Review: ‘X-Men Volume Five’
With [[[Iron Man 2]]] opening on Friday, everyone has decided to jump on the comics bandwagon and is flooding the shelves this week with Marvel-related fare. Walt Disney Studios Home Entertainment joins in the fun with the two-disc[[[ X-Men]]] Volume 5, completing the classic 1990s animated collection.
The 14 episodes presented here are in airdate order and span 1996-1997 and seasons four and five of the Fox series, which has remained the longest running Marvel animated title. The show was incredibly faithful to the source material, with former X-editor and then-Editor-in-Chief Bob Harras working as a story consultant. The show also had the unqiue aspect of having lengthy sub-plots allowing breadth and depth of subject matter most animated fare previously could not enjoy.
Comparing this to the adaptations of the same stories by the more current [[[Wolverine and the X-Men]]] shows the greater freedoms taken by the new creative staff—and not always for the better.
Given a variety of technical production delays, episodes were prepared out of order and writer Steven Melching always directs fans to the script numbers to show the proper story evolution. Instead, the five volumes have presented the shows in airdate order, which could prove confusing.
The series had horrible vocal casting but at least had strong animation direction. However, when Fox belatedly ordered a handful of additional episodes, Saban farmed out the animation to the Philippine Animation Studio, and the inferior quality is marked as you will see upon rewatching.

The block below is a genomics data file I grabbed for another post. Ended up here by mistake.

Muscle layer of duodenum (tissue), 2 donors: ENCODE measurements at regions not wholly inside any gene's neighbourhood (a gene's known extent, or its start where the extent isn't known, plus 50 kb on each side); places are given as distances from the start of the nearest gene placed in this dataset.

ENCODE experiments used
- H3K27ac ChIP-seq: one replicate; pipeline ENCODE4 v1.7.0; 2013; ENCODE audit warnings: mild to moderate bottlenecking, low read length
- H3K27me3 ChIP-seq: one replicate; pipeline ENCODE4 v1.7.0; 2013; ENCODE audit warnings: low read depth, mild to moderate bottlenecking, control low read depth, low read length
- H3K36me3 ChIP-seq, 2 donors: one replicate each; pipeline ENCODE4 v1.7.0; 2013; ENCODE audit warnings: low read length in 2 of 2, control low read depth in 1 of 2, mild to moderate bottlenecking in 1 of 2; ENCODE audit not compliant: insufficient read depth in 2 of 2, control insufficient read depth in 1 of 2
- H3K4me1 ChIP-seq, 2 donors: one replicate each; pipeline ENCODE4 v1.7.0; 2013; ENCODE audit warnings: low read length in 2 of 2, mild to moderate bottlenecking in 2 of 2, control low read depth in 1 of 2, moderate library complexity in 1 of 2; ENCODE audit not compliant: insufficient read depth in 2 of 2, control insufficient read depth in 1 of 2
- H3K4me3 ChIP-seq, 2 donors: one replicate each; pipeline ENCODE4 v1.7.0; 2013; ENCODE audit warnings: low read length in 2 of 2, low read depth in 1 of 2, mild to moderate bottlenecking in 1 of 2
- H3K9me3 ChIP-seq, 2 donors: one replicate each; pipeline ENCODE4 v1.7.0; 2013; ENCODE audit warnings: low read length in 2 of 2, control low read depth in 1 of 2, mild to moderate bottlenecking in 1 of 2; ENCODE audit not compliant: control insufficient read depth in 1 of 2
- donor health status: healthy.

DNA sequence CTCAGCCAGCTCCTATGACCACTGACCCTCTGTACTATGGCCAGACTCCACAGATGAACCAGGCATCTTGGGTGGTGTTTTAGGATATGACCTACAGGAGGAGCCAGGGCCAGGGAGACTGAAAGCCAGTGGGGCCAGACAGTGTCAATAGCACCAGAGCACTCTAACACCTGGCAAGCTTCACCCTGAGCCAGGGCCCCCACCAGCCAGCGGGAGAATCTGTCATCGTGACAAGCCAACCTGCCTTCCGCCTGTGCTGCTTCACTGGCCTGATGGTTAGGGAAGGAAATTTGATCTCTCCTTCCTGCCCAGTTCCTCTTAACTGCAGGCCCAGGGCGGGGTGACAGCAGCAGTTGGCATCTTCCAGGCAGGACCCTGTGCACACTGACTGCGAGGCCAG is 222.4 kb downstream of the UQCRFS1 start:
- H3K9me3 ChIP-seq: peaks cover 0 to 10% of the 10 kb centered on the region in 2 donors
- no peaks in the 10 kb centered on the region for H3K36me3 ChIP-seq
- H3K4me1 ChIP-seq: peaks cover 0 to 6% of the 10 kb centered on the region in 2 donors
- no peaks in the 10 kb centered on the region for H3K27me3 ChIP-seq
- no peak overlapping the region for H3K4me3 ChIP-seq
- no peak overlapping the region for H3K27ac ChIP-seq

Disc one opens with the two-part “Phalanx Covenant” featuring the goofy but loveable Warlock. We switch focus to Omega Red, a then popular foe, in the long-delayed “A Deal with the Devil” which nicely spotlights Wolverine, Storm, and Rogue. Also delayed and finally aired at this point are “No Mutant Is an Island” and “Longshot”. The former treats Jean Grey as still dead although the animated continuity at this point had resurrected her but nothing was done to accommodate this. And while Longshot himself was nicely handled, I never cottoned to Mojo, who is played far too broadly here.
Any real sense of episode to episode continuity is gone by the second disc and the inferior animation is truly sad to see. As highlighted on the box cover, “Old Soldiers” is a flashback to World War II and a Wolverine tale. He partners with Captain America to take down a traitorous American scientist and the Red Skull (of course). The dialogue is nicely handled by Len Wein although the story felt tired.
The additional order did allow for a finale, “Graduation Day”, which saw the anti-mutant prejudice take a decidedly deadly turn as Xavier is fatally shot. Mutants around the world seek a leader and flock to Genosha, looking to Magneto for guidance. The X-Men arrive to solicit his help and Xavier gets a happy ending. He also gets a chance to say farewell to the core X-Men and the viewers, with the series ending on a cautiously optimistic note.
There are no extras on the collection, but if you have the first four volumes, you can’t possibly miss out on this one.